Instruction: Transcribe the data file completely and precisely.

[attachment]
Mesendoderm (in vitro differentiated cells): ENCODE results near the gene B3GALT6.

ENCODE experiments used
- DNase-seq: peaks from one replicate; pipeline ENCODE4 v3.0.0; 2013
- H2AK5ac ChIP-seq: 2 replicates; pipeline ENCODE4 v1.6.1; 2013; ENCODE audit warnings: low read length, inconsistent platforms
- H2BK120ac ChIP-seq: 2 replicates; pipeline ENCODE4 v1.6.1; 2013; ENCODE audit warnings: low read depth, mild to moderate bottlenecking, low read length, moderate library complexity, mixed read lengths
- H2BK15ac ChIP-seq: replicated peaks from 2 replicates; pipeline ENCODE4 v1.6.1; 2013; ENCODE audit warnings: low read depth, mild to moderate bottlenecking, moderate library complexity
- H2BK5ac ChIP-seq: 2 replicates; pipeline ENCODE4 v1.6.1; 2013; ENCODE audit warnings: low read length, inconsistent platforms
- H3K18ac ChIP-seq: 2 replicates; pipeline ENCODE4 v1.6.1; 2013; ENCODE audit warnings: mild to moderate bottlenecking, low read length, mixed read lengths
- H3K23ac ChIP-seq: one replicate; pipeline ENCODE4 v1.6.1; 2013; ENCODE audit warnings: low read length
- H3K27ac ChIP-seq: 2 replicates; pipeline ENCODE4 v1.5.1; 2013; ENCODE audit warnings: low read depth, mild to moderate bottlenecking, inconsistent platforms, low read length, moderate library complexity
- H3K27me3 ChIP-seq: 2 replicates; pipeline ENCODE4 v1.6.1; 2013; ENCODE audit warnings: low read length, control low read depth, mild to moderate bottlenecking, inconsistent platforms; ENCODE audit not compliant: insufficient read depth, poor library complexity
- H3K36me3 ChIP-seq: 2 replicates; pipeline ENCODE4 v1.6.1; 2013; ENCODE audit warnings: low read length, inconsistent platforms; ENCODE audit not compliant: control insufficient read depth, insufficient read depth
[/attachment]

Mesendoderm (in vitro differentiated cells): ENCODE results near the gene B3GALT6.

ENCODE experiments used
- DNase-seq: peaks from one replicate; pipeline ENCODE4 v3.0.0; 2013
- H2AK5ac ChIP-seq: 2 replicates; pipeline ENCODE4 v1.6.1; 2013; ENCODE audit warnings: low read length, inconsistent platforms
- H2BK120ac ChIP-seq: 2 replicates; pipeline ENCODE4 v1.6.1; 2013; ENCODE audit warnings: low read depth, mild to moderate bottlenecking, low read length, moderate library complexity, mixed read lengths
- H2BK15ac ChIP-seq: replicated peaks from 2 replicates; pipeline ENCODE4 v1.6.1; 2013; ENCODE audit warnings: low read depth, mild to moderate bottlenecking, moderate library complexity
- H2BK5ac ChIP-seq: 2 replicates; pipeline ENCODE4 v1.6.1; 2013; ENCODE audit warnings: low read length, inconsistent platforms
- H3K18ac ChIP-seq: 2 replicates; pipeline ENCODE4 v1.6.1; 2013; ENCODE audit warnings: mild to moderate bottlenecking, low read length, mixed read lengths
- H3K23ac ChIP-seq: one replicate; pipeline ENCODE4 v1.6.1; 2013; ENCODE audit warnings: low read length
- H3K27ac ChIP-seq: 2 replicates; pipeline ENCODE4 v1.5.1; 2013; ENCODE audit warnings: low read depth, mild to moderate bottlenecking, inconsistent platforms, low read length, moderate library complexity
- H3K27me3 ChIP-seq: 2 replicates; pipeline ENCODE4 v1.6.1; 2013; ENCODE audit warnings: low read length, control low read depth, mild to moderate bottlenecking, inconsistent platforms; ENCODE audit not compliant: insufficient read depth, poor library complexity
- H3K36me3 ChIP-seq: 2 replicates; pipeline ENCODE4 v1.6.1; 2013; ENCODE audit warnings: low read length, inconsistent platforms; ENCODE audit not compliant: control insufficient read depth, insufficient read depth